Not, it's not a cake or anything like that. It's pulled pork. I cooked it — 2.5 kilograms of sauté de porc — in the slow cooker for about six hours. I guess that would be called pork stew meat. Chunks of shoulder and rump of pork. And then I mashed it with a potato masher to turn it into "pulled" or shredded pork. De la viande de porc effilochée. Here's a whole blog post in French about pulled pork. North Carolina comes to France...
As it cooked, I seasoned the pork with hot pepper flakes, a little white wine and vinegar, liquid smoke, bay leaves, some powdered cloves, and of course salt and black pepper. Pulled pork is what is known in my native region in the U.S. as "pork barbecue" or just "barbecue" — with different sauces in the eastern and western parts of the state of North Carolina. In Eastern N.C., people cook whole hogs on a big barbecue grill until the meat is tender and succulent, and then their guests stand around the grill and pull pieces of pork off with their fingers or a couple of forks, put the meat on a plate, and sprinkle on barbecue sauce.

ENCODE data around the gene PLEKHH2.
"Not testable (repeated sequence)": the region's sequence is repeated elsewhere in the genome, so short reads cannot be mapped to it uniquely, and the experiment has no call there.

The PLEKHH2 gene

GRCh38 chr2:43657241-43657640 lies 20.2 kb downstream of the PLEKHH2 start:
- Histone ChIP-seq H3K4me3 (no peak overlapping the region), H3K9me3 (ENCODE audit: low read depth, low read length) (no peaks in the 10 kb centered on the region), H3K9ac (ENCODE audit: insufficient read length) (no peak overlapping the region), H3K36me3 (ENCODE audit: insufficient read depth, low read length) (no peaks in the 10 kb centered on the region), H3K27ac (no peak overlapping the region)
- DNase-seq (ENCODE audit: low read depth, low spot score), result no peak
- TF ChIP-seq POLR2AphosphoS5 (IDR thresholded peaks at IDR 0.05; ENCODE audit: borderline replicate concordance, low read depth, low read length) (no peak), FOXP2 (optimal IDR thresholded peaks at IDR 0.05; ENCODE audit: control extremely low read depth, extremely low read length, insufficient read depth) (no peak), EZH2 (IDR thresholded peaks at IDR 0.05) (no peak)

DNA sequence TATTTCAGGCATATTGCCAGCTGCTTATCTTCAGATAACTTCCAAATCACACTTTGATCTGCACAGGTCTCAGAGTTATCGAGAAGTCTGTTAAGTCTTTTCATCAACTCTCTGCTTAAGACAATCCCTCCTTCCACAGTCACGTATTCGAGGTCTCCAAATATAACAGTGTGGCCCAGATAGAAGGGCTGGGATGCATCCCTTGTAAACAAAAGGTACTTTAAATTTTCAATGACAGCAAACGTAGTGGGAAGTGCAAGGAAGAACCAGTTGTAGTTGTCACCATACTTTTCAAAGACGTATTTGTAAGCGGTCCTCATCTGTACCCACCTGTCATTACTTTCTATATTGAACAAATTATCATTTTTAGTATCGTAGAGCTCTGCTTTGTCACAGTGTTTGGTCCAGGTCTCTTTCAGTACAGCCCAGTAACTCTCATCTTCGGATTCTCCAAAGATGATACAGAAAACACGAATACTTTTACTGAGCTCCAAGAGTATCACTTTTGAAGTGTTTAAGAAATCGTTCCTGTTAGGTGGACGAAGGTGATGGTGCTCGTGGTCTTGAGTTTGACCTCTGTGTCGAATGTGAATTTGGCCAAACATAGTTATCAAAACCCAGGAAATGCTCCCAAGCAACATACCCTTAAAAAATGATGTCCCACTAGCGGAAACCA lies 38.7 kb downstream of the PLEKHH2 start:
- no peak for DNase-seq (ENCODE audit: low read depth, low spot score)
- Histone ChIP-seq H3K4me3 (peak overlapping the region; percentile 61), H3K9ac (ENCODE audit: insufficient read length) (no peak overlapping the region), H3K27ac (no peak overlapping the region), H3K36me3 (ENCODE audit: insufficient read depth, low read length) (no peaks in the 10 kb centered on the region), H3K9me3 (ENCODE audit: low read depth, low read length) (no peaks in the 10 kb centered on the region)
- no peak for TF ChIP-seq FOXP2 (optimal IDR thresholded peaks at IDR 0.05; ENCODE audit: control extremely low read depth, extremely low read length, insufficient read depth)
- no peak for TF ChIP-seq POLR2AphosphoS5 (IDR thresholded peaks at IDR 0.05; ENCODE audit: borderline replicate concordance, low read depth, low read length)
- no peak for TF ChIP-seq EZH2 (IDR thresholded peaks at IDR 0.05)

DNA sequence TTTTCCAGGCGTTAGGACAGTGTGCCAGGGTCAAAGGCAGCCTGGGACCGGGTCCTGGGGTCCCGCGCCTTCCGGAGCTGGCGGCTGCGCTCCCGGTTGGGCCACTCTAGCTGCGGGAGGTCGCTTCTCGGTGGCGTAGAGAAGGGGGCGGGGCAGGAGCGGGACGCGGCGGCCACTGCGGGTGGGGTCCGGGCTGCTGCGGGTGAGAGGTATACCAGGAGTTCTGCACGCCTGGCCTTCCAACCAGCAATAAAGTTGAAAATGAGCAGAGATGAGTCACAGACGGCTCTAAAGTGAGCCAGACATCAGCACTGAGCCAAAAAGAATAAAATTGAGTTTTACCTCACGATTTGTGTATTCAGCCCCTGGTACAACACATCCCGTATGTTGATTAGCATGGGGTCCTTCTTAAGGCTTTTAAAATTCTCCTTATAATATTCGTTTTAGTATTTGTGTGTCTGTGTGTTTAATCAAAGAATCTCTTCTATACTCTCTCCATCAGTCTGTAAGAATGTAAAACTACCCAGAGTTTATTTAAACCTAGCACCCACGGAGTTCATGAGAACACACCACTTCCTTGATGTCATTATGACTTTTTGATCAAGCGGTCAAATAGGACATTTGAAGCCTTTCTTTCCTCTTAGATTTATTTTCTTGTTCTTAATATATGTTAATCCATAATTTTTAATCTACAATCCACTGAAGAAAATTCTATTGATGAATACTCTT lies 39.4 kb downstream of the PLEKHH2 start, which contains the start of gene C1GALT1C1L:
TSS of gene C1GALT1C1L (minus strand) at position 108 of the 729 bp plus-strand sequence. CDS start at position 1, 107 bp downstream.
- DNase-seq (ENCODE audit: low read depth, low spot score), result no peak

Above is a photo showing what it looked like when we ate some right out of the slow cooker. The first two photos show what it looked like when I pressed it into a dish to store it in the refrigerator for a day or two. The four quarters of the pressed, pulled pork weigh 400 grams each. What we ate directly out of the crock pot was probably about 400 grams too.
A couple of days after I cooked the pork I seasoned some of it with chipotle peppers in adobo sauce, some more hot pepper flakes, and a good amount of cumin, plus a little tomato paste, to make what in Mexican or Tex-Mex cooking is called carnitas. It was good in tacos with some salad, tomatoes, rice, and black beans. Actually, that's what we're having for lunch today: Mexican "lasagne", made with corn tortillas, black beans, steamed rice, pulled pork carnitas, tomatoes, and cheese. I'm already starving.